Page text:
Countries around the world are looking to Australia for guidance on country-of-origin branding.
The success of Australia’s only country-of-origin certification program, administered and promoted by the not-for-profit Australian Made Campaign, is prompting other countries to revisit their own branding schemes.
Speaking alongside Irish Prime Minister, Enda Kenny, at an event in Dublin last week, Australian Made Campaign Chief Executive, Ian Harrison, shared details about the program with Ireland’s business community.
Canadian Ministers travelled to Australia earlier this year to learn more about the creation of a national logo for locally made and grown products and produce, and a strategic plan to market that brand as well. Other countries – including New Zealand and South Africa – have also come to Australian Made for advice.
The green-and-gold Australian Made, Australian Grown (AMAG) kangaroo logo, has been identifying genuine Aussie products and produce for almost three decades.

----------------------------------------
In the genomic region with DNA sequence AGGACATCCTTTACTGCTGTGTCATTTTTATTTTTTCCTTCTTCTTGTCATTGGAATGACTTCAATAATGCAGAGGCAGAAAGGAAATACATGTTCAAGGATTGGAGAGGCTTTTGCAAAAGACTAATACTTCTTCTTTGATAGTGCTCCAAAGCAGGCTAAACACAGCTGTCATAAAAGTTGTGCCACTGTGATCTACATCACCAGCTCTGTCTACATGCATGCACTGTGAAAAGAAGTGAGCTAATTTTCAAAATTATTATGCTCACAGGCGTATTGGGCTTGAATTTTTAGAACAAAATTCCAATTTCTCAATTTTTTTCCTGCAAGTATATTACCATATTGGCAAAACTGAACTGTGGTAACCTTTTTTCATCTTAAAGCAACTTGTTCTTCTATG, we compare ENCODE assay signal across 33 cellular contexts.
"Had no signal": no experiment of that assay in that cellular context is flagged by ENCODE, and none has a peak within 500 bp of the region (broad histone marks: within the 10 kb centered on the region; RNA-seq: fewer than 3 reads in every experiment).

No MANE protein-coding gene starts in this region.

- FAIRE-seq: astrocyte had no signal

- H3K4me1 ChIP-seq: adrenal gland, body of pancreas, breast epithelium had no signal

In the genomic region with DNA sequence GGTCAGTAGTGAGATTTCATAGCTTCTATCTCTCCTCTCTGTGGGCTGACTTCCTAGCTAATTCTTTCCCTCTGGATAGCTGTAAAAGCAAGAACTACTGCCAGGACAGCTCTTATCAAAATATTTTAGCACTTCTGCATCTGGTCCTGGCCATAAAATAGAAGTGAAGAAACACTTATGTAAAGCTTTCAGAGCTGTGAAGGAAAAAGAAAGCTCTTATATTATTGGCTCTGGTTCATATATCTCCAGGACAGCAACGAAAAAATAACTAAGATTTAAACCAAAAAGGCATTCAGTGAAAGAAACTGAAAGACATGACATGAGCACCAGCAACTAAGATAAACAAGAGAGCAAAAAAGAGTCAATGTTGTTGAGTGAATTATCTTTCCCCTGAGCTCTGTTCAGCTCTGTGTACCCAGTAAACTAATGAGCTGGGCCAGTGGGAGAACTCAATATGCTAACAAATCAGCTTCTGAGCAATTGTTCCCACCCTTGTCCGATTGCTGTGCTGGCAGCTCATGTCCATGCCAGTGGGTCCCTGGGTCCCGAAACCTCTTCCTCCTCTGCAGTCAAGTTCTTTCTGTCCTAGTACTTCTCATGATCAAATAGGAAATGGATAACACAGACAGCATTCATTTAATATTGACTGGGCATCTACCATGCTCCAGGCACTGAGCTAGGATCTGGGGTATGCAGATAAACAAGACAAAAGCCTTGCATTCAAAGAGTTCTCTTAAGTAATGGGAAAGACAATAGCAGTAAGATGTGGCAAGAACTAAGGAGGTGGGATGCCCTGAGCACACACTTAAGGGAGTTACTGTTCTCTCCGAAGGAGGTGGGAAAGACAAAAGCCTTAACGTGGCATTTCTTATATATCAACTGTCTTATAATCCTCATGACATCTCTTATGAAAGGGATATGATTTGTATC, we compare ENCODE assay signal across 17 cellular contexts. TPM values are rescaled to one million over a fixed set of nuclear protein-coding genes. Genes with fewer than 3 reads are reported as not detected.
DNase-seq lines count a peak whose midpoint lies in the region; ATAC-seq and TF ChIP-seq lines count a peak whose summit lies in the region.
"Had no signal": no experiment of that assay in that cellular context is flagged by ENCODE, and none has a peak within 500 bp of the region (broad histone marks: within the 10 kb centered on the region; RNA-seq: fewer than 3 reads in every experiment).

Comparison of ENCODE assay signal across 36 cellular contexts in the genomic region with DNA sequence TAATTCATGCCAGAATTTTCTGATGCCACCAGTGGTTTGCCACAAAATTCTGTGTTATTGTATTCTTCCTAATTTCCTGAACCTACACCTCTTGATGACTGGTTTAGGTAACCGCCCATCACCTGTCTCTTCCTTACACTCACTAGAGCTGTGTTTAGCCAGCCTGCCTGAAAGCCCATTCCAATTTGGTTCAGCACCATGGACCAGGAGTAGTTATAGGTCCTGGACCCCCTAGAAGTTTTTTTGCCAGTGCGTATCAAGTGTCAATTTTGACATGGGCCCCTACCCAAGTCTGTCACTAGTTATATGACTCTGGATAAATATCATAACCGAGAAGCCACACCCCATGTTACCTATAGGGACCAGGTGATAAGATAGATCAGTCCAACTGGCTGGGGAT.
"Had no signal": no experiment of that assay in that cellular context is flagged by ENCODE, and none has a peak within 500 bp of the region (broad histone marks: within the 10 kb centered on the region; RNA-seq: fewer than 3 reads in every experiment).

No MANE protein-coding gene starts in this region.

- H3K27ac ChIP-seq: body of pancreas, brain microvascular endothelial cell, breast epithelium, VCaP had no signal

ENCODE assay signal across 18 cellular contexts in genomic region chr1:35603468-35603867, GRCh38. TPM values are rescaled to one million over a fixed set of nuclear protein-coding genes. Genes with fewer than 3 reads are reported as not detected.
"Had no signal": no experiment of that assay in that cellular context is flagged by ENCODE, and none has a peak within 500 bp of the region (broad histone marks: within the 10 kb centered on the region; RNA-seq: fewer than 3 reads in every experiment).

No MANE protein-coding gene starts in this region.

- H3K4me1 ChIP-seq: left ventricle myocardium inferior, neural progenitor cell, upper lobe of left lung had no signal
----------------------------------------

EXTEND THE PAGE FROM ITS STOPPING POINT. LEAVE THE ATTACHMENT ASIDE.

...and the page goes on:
Mr Harrison says there has since been a proliferation of “pretender logos,” but the AMAG logo remains the only registered country-of-origin trade mark in Australia, and its strict compliance program has earned it credibility both in Australia and abroad.
According to Roy Morgan Research, 98 percent of Australians recognise the logo, and 88 percent trust it to identify locally made and grown goods.
Research by YSC Online also found that products carrying the logo in export markets were more likely to increase sales than those which did not.
Today more than 2000 Australian businesses are registered to use the logo on over 15,000 products sold here and around the world, representing growth of 150 percent over the past decade.
“For many small businesses, particularly those involved in export, the logo is their strongest brand in the marketplace, Mr Harrison said.
“The same can be said for state, territory and local government branding activities overseas – when the AMAG logo is used as a hierarchical branding platform, it establishes the national identity of the ‘sub-brands’.”
To find out more about the requirements for certification, visit: www.australianmade.com.au.